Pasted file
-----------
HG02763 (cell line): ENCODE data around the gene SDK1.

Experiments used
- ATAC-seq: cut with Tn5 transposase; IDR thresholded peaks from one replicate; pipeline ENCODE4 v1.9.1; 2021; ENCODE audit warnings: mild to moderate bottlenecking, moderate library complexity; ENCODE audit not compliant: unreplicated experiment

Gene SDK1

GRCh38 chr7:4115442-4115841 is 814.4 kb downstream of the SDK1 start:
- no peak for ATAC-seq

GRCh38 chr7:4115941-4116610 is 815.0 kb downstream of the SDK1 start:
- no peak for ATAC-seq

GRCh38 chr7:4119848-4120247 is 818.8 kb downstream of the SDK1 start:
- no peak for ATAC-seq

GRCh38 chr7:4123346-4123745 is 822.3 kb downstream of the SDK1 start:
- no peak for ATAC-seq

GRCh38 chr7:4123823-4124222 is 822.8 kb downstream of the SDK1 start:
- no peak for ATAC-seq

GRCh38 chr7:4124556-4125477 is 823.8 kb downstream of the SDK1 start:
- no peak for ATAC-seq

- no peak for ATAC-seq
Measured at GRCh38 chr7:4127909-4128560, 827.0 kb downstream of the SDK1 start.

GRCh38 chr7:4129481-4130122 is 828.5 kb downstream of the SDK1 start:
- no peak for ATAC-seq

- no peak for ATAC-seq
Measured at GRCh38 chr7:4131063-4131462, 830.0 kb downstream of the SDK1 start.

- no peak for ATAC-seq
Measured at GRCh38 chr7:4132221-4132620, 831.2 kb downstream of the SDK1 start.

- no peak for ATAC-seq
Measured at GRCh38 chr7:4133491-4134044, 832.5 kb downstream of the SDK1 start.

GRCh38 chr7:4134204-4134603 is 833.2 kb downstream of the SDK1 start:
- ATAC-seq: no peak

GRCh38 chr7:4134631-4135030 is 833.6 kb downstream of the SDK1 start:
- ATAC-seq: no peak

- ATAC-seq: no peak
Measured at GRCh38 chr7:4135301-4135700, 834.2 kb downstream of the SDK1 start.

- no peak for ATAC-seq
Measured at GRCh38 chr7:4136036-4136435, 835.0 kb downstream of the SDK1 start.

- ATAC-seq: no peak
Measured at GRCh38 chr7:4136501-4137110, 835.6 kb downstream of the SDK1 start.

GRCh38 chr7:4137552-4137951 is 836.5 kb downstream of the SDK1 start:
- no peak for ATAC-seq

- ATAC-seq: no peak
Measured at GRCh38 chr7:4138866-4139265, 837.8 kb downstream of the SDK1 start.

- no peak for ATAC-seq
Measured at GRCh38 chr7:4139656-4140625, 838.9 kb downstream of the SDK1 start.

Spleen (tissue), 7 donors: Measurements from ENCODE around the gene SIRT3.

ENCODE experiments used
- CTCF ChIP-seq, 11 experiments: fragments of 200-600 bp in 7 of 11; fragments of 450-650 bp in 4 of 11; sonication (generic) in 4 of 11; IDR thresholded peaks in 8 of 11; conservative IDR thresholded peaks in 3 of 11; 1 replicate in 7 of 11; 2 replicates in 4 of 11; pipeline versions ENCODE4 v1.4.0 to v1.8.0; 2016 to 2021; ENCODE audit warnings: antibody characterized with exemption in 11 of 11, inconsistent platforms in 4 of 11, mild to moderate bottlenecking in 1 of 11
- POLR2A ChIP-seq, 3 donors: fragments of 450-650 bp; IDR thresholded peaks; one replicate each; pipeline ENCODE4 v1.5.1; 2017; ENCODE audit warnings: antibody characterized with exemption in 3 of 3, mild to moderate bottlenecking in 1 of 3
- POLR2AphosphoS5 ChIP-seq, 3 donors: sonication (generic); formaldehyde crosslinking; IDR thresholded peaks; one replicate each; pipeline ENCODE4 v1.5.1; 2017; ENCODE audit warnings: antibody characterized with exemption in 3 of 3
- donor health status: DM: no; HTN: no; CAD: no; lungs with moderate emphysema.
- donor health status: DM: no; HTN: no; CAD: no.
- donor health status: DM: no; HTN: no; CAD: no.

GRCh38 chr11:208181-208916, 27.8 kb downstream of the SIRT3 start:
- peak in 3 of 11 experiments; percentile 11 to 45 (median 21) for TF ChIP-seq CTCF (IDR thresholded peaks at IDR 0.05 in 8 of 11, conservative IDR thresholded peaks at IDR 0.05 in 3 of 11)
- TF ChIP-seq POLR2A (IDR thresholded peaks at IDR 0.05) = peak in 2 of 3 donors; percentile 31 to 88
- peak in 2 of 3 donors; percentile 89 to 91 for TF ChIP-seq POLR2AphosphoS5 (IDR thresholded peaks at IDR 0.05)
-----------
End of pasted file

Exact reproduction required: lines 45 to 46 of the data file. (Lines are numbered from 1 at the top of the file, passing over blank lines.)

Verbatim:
- CTCF ChIP-seq, 11 experiments: fragments of 200-600 bp in 7 of 11; fragments of 450-650 bp in 4 of 11; sonication (generic) in 4 of 11; IDR thresholded peaks in 8 of 11; conservative IDR thresholded peaks in 3 of 11; 1 replicate in 7 of 11; 2 replicates in 4 of 11; pipeline versions ENCODE4 v1.4.0 to v1.8.0; 2016 to 2021; ENCODE audit warnings: antibody characterized with exemption in 11 of 11, inconsistent platforms in 4 of 11, mild to moderate bottlenecking in 1 of 11
- POLR2A ChIP-seq, 3 donors: fragments of 450-650 bp; IDR thresholded peaks; one replicate each; pipeline ENCODE4 v1.5.1; 2017; ENCODE audit warnings: antibody characterized with exemption in 3 of 3, mild to moderate bottlenecking in 1 of 3